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fig2: Representative visualisation of the accumulation of DHFDA (A), H33342 (B), calcein-AM (C) and rhodamine 123 (D) in hepatocytes in spheroid cultures. A–D 1 show representative controls and A–D 2 show representative spheroids following treatment with sodium taurocholate (A), Ko143 (B), probenecid (C) and cyclosporin A (D). The intracellular accumulation of fluorescent probes in spheroids was observed using confocal microscopy. At the maximum concentrations of inhibitors used, a greater accumulation of fluorescence was observed in spheroids, in comparison to untreated cells in each case. Spheroids used from 15 days post isolation. Images from left to right: fluorescence channel; Bright field scan; merged image. All scale bars indicate 100 μm.

Mentions: The functions of the efflux transporters of interest were assessed using fluorescent substrates and inhibitors successfully employed in other studies (e.g.ref. 29, 32, 46, 49 and 55). The fluorescent substrates used were calcein-acetoxymethylester (Ca-AM), rhodamine 123 (Rh123), hoechst 33342 (H33342) and 2′,7′-dichlorodihydrofluorescein diacetate (DHFDA). The intracellular presence and accumulation of these compounds in spheroids was observed and confirmed by confocal microscopy (Fig. 2). Increases in intracellular accumulation of substrates as a result of specific inhibition were quantified using a fluorescence plate reader and compared to the fluorescence measurements recorded in control cells. All inhibitors investigated caused significant changes in substrate accumulation.


Functional xenobiotic metabolism and efflux transporters in trout hepatocyte spheroid cultures.

Uchea C, Owen SF, Chipman JK - Toxicol Res (Camb) (2015)

Representative visualisation of the accumulation of DHFDA (A), H33342 (B), calcein-AM (C) and rhodamine 123 (D) in hepatocytes in spheroid cultures. A–D 1 show representative controls and A–D 2 show representative spheroids following treatment with sodium taurocholate (A), Ko143 (B), probenecid (C) and cyclosporin A (D). The intracellular accumulation of fluorescent probes in spheroids was observed using confocal microscopy. At the maximum concentrations of inhibitors used, a greater accumulation of fluorescence was observed in spheroids, in comparison to untreated cells in each case. Spheroids used from 15 days post isolation. Images from left to right: fluorescence channel; Bright field scan; merged image. All scale bars indicate 100 μm.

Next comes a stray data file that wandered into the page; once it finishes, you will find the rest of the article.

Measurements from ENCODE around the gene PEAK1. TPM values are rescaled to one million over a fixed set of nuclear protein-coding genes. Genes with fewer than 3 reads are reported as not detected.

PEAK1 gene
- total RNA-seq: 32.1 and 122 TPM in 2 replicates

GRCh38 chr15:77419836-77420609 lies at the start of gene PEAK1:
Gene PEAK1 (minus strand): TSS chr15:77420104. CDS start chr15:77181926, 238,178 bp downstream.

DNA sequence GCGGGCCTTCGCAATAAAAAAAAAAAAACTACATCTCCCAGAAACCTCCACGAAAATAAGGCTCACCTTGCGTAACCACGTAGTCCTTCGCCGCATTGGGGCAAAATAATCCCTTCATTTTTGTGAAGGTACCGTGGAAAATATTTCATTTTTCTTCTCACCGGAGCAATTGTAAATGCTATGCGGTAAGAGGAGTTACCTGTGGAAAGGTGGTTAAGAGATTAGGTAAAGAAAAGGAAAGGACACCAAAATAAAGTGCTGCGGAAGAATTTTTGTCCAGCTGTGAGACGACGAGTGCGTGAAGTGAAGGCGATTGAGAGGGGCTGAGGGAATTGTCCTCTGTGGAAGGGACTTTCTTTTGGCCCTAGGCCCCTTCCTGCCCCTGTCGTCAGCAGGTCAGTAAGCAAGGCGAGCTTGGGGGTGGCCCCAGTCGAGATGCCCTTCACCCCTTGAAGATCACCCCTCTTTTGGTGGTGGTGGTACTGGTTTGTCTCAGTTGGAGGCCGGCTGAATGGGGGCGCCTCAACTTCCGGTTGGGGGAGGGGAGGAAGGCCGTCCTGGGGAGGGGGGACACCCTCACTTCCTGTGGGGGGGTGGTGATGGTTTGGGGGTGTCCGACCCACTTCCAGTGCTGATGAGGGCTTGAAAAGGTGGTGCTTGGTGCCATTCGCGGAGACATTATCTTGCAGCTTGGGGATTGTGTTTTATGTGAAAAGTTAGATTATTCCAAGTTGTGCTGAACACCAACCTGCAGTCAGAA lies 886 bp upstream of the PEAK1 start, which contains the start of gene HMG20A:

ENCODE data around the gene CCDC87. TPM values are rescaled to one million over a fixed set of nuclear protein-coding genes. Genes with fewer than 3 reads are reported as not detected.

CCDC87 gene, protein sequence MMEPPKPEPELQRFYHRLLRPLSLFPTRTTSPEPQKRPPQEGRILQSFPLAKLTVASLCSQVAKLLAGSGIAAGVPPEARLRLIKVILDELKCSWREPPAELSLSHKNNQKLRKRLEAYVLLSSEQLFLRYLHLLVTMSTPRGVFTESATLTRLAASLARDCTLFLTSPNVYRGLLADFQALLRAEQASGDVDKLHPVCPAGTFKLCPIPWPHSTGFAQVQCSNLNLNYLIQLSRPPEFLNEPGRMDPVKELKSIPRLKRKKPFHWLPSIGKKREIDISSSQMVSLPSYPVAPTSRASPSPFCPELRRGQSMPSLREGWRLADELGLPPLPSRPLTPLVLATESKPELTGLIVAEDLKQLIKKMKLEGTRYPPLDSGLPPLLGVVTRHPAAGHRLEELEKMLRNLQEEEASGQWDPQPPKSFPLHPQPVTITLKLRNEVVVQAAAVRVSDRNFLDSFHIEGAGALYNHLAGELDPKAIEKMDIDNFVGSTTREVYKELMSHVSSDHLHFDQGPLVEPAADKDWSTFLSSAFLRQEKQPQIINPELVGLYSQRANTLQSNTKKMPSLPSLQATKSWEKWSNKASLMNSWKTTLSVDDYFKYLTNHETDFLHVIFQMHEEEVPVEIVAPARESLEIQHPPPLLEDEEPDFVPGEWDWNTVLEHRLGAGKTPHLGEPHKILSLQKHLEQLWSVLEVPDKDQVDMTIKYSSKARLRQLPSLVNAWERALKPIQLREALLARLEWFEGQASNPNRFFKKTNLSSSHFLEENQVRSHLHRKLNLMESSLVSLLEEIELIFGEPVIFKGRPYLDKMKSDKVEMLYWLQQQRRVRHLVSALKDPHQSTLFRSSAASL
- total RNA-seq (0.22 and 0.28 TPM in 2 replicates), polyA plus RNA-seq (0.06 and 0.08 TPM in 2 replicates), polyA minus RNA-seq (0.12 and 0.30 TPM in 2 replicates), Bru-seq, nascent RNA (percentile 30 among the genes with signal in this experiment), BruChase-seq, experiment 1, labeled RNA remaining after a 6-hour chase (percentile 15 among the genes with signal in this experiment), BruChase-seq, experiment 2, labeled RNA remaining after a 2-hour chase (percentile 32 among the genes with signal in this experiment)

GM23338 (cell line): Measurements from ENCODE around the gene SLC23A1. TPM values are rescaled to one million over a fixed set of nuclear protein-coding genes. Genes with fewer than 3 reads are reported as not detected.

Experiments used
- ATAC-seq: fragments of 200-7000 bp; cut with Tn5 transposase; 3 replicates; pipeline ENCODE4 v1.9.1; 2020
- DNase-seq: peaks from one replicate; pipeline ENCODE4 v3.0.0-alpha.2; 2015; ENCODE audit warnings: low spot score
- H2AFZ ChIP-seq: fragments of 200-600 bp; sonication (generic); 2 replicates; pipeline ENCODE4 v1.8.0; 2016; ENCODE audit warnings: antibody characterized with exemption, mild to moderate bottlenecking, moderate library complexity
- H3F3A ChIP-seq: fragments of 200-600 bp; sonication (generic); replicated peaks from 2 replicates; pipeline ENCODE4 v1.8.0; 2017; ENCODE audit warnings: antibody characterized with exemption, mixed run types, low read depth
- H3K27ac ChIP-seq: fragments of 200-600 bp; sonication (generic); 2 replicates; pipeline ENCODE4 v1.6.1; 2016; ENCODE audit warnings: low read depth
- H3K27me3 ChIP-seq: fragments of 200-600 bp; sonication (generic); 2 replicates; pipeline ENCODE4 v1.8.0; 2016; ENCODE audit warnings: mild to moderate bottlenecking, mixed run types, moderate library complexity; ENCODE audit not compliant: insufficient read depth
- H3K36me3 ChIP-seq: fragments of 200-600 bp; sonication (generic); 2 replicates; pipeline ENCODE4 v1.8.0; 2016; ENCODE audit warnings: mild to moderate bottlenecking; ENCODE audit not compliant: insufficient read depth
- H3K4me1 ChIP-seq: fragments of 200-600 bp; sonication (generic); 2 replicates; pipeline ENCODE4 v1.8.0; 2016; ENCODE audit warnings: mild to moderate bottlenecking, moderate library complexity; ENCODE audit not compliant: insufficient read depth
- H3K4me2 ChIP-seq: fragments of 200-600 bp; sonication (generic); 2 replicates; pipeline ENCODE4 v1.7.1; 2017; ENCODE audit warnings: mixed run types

© Copyright Policy - open-access
Related In: Results  -  Collection

License
Show All Figures
getmorefigures.php?uid=PMC4384106&req=5

fig2: Representative visualisation of the accumulation of DHFDA (A), H33342 (B), calcein-AM (C) and rhodamine 123 (D) in hepatocytes in spheroid cultures. A–D 1 show representative controls and A–D 2 show representative spheroids following treatment with sodium taurocholate (A), Ko143 (B), probenecid (C) and cyclosporin A (D). The intracellular accumulation of fluorescent probes in spheroids was observed using confocal microscopy. At the maximum concentrations of inhibitors used, a greater accumulation of fluorescence was observed in spheroids, in comparison to untreated cells in each case. Spheroids used from 15 days post isolation. Images from left to right: fluorescence channel; Bright field scan; merged image. All scale bars indicate 100 μm.